What we usually remember about George III is that he was mad, but there was far more to this complex royal figure. As we learn in debut author Janice Hadlow’s fascinating account, A Royal Experiment: The Private Life of King George III, he had much to keep him busy during his long reign, including a very large family. This biography was originally published in the U.K. as The Strangest Family. It’s an apt title. Hadlow takes as her canvas not simply the private life of one monarch, but the entire House of Hanover, a dysfunctional dynasty if there ever was one.
On two consecutive days—Monday, June 10, and Tuesday, June 11, 1963—President John F. Kennedy gave two speeches that led to what many regard as the most significant achievements of his presidency, one in diplomacy and the other in civil rights. Both speeches were unprecedented and politically risky.
This fall, music keeps playing around in our heads thanks to a crop of books by and about some of rock's most elusive artists, as well as its most treasured songs.
During the years after World War II, a group of ambitious, idealistic, affluent and well-connected young people settled in the Georgetown section of Washington, D.C. Until at least 1975, their strong influence was felt, for good or ill, in virtually every aspect of government, especially foreign policy decisions, and in shaping public opinion on such issues as the founding of NATO, the military and covert actions of the Cold War, the Cuban missile crisis and the war in Vietnam.
A harried reader could get the gist of The Secret History of Wonder Woman by opening it just past dead center and reading through the 16-page comic-book version of the story.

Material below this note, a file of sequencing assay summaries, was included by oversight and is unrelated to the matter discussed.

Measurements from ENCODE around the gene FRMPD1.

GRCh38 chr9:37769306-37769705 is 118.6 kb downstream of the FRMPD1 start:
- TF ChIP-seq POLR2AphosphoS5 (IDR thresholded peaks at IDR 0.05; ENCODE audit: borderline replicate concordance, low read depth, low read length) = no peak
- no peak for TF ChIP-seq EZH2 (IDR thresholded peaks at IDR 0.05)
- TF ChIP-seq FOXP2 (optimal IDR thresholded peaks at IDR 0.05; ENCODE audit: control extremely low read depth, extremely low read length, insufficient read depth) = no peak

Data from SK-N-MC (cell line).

During the Southern Festival of Books, Karen Abbot was able to sit down and chat with us about her latest book, Liar, Temptress, Solider, Spy, which details the lives of four women who bucked societal convention, risked their lives and became spies during the Civil War.
In mid-19th-century America, newspapers were the primary sources of information and opinion. Most newspaper publishers and editors were closely aligned with politicians and, with few exceptions, opinions were emphasized more than news and loyalty to political parties more than the public interest. It was a time of significant change for the newspaper industry with technological innovations such as steam-driven printing presses and, most importantly, the telegraph, making delivery of the news much faster.
While we all know George Washington as our first president and leader of American forces in the Revolutionary War, in The Return of George Washington: 1783-1789, Pulitzer Prize-winning historian Edward J. Larson illuminates another key role he played: leading the Constitutional Convention.
In 2010, the world watched the dramatic rescue of 33 Chilean miners who had endured 69 days buried a half-mile underground. The men, who agreed in advance that they would only tell their story collectively, talked to Héctor Tobar, a Pulitzer Prize-winning journalist who had exclusive access to the miners. They were generous and unsparing as they shared their experiences with him, resulting in a narrative that’s both harrowing and deeply moving.
In our media-saturated Age of Celebrity, it can be hard to fathom that there was once a time when people were not famous merely for being famous. While today we think of Oscar Wilde as an eminent playwright and novelist, he was one of the first self-made public figures, who crafted his persona and gained widespread renown long before he had done anything of much note. An early impetus behind his fame was a lecture tour he made to the United States in 1882, when he was only 27 years old and the author of one tepidly reviewed, self-published volume of verse.